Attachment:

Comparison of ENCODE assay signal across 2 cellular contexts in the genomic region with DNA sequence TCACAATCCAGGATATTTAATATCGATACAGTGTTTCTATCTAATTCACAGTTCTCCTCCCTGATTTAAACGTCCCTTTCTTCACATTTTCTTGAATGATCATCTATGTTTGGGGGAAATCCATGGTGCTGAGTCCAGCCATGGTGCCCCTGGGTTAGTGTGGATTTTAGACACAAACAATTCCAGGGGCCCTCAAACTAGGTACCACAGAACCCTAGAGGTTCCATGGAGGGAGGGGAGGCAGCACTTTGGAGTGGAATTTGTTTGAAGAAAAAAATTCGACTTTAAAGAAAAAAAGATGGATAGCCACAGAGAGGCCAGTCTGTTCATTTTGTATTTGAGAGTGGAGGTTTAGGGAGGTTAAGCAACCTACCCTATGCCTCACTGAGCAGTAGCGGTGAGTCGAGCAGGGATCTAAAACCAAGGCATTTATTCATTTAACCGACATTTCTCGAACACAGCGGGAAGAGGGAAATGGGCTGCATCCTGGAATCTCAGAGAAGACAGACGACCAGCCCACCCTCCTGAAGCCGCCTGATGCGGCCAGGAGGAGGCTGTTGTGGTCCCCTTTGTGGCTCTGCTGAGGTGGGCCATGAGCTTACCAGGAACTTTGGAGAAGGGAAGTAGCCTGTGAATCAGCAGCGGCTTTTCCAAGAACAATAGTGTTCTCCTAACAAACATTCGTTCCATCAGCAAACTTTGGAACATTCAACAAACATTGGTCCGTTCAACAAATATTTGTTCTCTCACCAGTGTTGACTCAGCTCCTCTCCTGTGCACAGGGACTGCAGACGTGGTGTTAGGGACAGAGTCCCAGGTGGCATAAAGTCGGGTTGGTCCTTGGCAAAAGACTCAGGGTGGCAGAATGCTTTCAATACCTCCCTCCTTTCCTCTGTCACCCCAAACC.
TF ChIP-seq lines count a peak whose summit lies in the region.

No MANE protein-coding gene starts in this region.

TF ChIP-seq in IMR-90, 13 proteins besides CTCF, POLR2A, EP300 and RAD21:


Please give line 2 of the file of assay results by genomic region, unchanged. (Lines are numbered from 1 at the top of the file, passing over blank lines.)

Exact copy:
TF ChIP-seq lines count a peak whose summit lies in the region.